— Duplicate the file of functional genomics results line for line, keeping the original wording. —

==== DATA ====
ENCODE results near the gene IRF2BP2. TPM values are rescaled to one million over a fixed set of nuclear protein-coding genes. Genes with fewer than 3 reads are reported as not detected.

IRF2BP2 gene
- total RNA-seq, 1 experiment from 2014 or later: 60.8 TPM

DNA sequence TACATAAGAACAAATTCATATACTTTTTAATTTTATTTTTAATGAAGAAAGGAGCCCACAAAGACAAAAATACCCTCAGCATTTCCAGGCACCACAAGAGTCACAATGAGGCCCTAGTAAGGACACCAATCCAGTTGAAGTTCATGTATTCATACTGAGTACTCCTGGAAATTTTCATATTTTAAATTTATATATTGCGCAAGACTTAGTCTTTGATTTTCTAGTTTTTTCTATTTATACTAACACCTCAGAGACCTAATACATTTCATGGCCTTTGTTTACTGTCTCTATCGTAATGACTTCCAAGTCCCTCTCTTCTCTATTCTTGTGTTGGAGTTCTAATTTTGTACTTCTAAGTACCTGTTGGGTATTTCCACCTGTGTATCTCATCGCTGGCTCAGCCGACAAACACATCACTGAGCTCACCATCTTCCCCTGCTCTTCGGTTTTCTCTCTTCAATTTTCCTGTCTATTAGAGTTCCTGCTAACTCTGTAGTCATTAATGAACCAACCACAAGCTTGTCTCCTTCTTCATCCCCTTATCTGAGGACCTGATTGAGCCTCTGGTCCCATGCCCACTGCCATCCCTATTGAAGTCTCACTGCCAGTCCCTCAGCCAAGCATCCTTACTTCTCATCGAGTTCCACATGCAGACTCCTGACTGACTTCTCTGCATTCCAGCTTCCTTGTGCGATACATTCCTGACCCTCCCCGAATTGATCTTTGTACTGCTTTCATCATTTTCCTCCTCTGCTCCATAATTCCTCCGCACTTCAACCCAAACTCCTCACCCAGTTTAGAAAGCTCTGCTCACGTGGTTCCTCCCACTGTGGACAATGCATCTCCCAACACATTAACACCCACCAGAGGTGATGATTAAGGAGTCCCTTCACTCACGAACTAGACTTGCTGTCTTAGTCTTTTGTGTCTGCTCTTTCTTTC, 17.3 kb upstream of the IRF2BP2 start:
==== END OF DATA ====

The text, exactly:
ENCODE results near the gene IRF2BP2. TPM values are rescaled to one million over a fixed set of nuclear protein-coding genes. Genes with fewer than 3 reads are reported as not detected.

IRF2BP2 gene
- total RNA-seq, 1 experiment from 2014 or later: 60.8 TPM

DNA sequence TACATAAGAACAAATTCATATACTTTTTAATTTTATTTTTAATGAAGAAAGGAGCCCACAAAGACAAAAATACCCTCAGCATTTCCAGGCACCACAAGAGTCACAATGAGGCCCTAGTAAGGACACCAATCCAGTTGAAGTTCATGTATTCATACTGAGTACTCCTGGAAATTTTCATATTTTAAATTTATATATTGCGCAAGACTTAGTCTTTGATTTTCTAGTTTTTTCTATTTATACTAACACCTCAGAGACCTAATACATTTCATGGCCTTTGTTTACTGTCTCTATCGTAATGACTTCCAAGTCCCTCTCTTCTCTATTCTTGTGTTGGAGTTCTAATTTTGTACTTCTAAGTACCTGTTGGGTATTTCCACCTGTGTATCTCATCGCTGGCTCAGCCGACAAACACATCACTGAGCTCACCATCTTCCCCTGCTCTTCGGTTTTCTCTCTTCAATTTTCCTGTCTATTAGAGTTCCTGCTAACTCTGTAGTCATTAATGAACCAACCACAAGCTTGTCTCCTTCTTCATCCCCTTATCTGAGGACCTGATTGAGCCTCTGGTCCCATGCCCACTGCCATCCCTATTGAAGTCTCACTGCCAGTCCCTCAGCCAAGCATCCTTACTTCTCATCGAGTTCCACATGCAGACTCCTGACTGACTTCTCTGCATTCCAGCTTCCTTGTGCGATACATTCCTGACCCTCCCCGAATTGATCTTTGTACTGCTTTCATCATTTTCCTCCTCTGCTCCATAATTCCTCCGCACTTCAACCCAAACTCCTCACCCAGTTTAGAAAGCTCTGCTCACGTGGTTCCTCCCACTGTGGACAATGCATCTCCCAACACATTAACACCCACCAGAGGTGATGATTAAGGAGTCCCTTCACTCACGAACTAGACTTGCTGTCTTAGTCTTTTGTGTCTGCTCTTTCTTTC, 17.3 kb upstream of the IRF2BP2 start: